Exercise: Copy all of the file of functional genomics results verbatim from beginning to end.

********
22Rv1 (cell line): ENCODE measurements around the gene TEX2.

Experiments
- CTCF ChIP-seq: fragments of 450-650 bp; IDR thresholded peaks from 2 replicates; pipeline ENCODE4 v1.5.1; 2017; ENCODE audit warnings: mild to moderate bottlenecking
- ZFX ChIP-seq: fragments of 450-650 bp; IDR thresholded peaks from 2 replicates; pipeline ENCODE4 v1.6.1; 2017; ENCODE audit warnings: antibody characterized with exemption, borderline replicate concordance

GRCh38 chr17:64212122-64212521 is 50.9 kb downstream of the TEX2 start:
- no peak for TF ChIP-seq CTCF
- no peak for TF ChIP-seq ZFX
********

22Rv1 (cell line): ENCODE measurements around the gene TEX2.

Experiments
- CTCF ChIP-seq: fragments of 450-650 bp; IDR thresholded peaks from 2 replicates; pipeline ENCODE4 v1.5.1; 2017; ENCODE audit warnings: mild to moderate bottlenecking
- ZFX ChIP-seq: fragments of 450-650 bp; IDR thresholded peaks from 2 replicates; pipeline ENCODE4 v1.6.1; 2017; ENCODE audit warnings: antibody characterized with exemption, borderline replicate concordance

GRCh38 chr17:64212122-64212521 is 50.9 kb downstream of the TEX2 start:
- no peak for TF ChIP-seq CTCF
- no peak for TF ChIP-seq ZFX